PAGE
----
Can Chiropractic Treatment Help With Piriformis Syndrome?

Sep 30, 2022Blog Post, Chiropractic, Regenerative Therapy


At Integrative Physical Health, many of our patients seek treatment for lower back pain, and quite a few others seek relief from sciatica; in some cases, they suffer from both conditions. When patients are simultaneously affected by these conditions, quality of life usually takes a dive because they are forced to deal with debilitating pain and discomfort.

Let’s say a patient is diagnosed as emanating from two herniated discs, specifically the L5 and L6, which in turn put pressure on a spinal nerve cluster, thus causing a neuralgia that extended down her gluteal muscle tissue to the sciatic nerve. It would be natural to assume that treating the spinal disc issue would take care of this patient’s sciatica problem, but this is not always the case. When chiropractors assess complaints of sciatica, they know better than to expect a single cause. It is not unusual to learn about patients whose sciatica condition remains even after spinal adjustment alleviates their back pain, and this is when we need to consider piriformis syndrome as the cause.

How Piriformis Syndrome Relates to Sciatica

Sciatica is not always caused by piriformis syndrome. In the aforementioned example of a patient with L5 and L6 issues, treating her two slipped discs may result in her sciatica going away on the spot, but if this does not happen, we should turn our attention to the muscle tissue close to the sciatic nerve. Piriformis syndrome is directly related to muscle tissue; specifically, the muscle that runs from the sacrum to the trochanter, which is part of the intricate attachment of the hip joint to the femur.

If the health professionals who treat our hypothetical patient noticed that her sciatica does not improve after her L5 and L6 discs are treated, they would probably consider piriformis syndrome as a potential cause. The piriformis is one of the various masses of tissue that make up the gluteal muscles. As its name suggests, this muscle is shaped like a pear; its functions include helping in what is known as external thigh rotation, which is involved in body mechanics such as:

  • Stability while standing
  • Crouching
  • Sidestepping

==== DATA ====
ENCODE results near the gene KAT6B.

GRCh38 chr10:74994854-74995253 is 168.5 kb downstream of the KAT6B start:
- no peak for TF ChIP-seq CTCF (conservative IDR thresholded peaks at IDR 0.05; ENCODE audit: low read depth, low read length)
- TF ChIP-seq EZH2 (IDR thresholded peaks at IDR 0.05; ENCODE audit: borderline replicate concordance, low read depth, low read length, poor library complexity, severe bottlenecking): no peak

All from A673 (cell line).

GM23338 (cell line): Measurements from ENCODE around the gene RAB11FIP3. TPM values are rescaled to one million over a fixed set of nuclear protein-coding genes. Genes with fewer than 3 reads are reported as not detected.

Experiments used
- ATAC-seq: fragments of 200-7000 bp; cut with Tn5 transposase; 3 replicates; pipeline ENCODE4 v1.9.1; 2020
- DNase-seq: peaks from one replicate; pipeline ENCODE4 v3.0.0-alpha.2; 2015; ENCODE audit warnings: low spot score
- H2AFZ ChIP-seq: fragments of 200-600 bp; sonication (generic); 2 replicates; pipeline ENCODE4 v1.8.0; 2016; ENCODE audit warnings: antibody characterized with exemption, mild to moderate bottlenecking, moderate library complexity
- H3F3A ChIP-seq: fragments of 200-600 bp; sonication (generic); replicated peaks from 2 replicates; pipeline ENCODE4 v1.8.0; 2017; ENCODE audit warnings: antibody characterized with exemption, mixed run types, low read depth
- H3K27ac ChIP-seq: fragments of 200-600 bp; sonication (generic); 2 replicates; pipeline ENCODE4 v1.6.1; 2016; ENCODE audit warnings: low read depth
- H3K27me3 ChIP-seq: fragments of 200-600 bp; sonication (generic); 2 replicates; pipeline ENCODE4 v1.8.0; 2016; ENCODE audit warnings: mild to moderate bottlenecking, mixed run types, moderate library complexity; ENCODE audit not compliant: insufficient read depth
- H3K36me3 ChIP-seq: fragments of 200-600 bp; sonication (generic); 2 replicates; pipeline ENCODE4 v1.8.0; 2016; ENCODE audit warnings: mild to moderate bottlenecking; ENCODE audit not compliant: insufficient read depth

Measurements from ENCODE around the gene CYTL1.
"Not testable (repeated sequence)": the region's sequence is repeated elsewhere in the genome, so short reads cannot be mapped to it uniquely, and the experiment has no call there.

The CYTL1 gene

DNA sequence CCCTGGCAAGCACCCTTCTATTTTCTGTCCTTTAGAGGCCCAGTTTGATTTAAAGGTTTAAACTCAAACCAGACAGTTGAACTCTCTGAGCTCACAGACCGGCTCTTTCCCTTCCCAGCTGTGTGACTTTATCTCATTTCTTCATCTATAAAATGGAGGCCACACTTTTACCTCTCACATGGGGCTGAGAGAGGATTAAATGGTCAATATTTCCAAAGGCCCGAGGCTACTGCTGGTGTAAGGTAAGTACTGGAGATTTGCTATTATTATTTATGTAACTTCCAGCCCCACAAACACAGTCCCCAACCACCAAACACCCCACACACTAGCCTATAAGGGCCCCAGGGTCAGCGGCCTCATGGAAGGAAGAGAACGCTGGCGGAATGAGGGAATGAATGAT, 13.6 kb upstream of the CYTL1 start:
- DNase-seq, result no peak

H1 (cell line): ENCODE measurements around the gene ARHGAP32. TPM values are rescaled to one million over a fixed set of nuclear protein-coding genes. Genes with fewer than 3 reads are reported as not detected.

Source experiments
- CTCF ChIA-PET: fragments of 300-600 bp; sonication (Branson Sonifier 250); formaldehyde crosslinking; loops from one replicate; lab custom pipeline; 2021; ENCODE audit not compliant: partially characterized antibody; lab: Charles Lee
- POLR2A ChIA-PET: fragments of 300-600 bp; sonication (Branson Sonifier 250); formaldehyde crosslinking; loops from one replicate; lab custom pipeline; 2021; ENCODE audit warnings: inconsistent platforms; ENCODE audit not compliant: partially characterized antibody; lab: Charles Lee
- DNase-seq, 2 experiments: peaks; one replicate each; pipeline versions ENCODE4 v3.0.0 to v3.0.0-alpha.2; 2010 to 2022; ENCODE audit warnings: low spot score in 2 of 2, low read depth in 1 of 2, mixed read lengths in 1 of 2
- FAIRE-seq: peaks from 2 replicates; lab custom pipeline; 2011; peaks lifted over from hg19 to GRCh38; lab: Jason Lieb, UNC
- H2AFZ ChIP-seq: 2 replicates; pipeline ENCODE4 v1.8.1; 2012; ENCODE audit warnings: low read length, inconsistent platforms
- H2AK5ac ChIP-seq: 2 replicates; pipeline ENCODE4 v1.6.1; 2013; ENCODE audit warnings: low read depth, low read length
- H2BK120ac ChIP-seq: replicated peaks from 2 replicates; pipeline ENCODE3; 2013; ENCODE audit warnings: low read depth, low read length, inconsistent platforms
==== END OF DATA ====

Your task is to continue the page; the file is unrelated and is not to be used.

• Squatting
  • Kicking
  • Balanced walking

The piriformis works through isometric contraction; you can actually feel it in action when you perform a deep squat that involves tightening the buttocks and your core at the same time. Martial arts practitioners condition their piriformis through high roundhouse kick exercises. In approximately 85% of the population, the piriformis is located above the sciatic nerve. Patients whose sciatic nerve runs right through the piriformis are more prone to suffer from sciatica caused by muscle spasms.

The reality of piriformis syndrome is that it can also develop even if your anatomy does not place the sciatic nerve through muscle tissue. If the sacroiliac joint is injured or deformed, the piriformis is bound to tighten and exert pressure down on the sciatic nerve. Patients whose work duties keep them chained to their desks several hours a day can also end up with piriformis syndrome in the long run.

Symptoms of Piriformis Syndrome

We all have bilateral piriformis gluteal muscles, but most of us will not develop piriformis syndrome even if we are in the anatomical 15% of patients whose sciatic nerves run right through the tissue. It is difficult to estimate how many piriformis syndrome patients are asymptomatic; quite a few will only feel temporarily affected after an intense workout session focused on squats.

Invariably, sciatica is the symptom that reveals piriformis syndrome. If you have received an intramuscular gluteal injection of a viscous substance such as penicillin or vitamin B12, then you know what sciatica feels like: A sharp pain that seems to come from deep inside the muscles of the buttocks, and which sometimes makes you laugh because it feels so different. The difference is that injection site pain typically goes away in less than a day; sciatica is a chronic pain condition that gets progressively worse.

Other piriformis syndrome ailments include the following:

  • Muscle spasms coming from within the buttocks.
  • Pain that travels from the middle of the buttocks all the way down to the ankles.
  • Difficulties with walking, crouching, kicking, sidestepping, and squatting.
  • Visible edema or a feeling of internal inflammation.
  • A feeling of numbness past the buttocks and down your leg, particularly when sitting down or shifting in your seat.